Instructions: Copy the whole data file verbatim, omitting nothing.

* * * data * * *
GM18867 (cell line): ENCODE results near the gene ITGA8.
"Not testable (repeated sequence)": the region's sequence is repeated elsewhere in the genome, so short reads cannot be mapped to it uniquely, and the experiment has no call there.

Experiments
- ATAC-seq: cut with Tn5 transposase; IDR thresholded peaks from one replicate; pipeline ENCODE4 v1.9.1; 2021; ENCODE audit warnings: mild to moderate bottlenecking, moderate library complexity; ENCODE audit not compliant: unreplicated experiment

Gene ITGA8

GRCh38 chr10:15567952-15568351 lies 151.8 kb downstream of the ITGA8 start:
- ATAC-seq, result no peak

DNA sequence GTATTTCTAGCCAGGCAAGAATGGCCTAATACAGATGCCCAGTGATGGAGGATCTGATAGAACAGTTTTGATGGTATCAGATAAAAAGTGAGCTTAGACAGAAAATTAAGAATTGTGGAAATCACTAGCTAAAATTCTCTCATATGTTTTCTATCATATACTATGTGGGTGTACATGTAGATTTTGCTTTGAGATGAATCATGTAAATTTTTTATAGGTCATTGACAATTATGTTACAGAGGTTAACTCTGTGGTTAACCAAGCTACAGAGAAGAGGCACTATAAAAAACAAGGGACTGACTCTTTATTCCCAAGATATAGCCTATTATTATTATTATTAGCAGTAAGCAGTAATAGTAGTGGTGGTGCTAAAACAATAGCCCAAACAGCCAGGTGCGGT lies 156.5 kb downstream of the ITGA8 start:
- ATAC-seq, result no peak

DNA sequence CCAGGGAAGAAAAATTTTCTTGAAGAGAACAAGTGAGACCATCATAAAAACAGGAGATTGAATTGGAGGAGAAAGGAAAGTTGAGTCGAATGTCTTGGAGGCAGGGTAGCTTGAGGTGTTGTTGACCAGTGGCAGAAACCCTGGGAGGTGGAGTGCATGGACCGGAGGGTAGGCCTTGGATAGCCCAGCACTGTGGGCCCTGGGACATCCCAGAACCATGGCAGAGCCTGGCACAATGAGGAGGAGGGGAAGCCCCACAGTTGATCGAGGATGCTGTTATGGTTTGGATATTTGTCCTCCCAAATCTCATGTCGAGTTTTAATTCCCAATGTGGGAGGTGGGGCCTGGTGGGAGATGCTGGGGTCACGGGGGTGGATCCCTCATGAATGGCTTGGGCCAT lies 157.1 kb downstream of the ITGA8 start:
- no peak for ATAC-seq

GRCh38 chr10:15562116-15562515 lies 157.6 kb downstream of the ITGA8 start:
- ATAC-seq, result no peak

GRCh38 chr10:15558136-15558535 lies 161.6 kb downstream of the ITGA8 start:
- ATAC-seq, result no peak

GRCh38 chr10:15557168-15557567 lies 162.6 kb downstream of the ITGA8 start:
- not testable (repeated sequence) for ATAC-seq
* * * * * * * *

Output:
GM18867 (cell line): ENCODE results near the gene ITGA8.
"Not testable (repeated sequence)": the region's sequence is repeated elsewhere in the genome, so short reads cannot be mapped to it uniquely, and the experiment has no call there.

Experiments
- ATAC-seq: cut with Tn5 transposase; IDR thresholded peaks from one replicate; pipeline ENCODE4 v1.9.1; 2021; ENCODE audit warnings: mild to moderate bottlenecking, moderate library complexity; ENCODE audit not compliant: unreplicated experiment

Gene ITGA8

GRCh38 chr10:15567952-15568351 lies 151.8 kb downstream of the ITGA8 start:
- ATAC-seq, result no peak

DNA sequence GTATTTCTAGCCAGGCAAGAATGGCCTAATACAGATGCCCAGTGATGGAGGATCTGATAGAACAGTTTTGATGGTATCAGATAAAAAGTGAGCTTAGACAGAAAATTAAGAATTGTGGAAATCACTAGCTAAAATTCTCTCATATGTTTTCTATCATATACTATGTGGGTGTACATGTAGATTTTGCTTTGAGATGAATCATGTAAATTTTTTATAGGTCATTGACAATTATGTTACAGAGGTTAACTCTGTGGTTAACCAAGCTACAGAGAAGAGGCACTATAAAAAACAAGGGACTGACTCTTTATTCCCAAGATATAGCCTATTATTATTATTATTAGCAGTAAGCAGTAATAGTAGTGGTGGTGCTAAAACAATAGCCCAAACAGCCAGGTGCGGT lies 156.5 kb downstream of the ITGA8 start:
- ATAC-seq, result no peak

DNA sequence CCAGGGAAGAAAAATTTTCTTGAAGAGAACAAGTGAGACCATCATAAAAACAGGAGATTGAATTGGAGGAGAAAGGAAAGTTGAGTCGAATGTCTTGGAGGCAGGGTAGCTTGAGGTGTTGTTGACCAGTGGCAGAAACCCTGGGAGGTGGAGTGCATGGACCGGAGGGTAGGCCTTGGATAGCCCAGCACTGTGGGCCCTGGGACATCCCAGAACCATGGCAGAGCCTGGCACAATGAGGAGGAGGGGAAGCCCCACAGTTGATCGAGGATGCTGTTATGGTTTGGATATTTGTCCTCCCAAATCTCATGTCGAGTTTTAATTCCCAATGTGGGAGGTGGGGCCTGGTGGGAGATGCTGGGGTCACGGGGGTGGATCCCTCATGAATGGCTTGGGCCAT lies 157.1 kb downstream of the ITGA8 start:
- no peak for ATAC-seq

GRCh38 chr10:15562116-15562515 lies 157.6 kb downstream of the ITGA8 start:
- ATAC-seq, result no peak

GRCh38 chr10:15558136-15558535 lies 161.6 kb downstream of the ITGA8 start:
- ATAC-seq, result no peak

GRCh38 chr10:15557168-15557567 lies 162.6 kb downstream of the ITGA8 start:
- not testable (repeated sequence) for ATAC-seq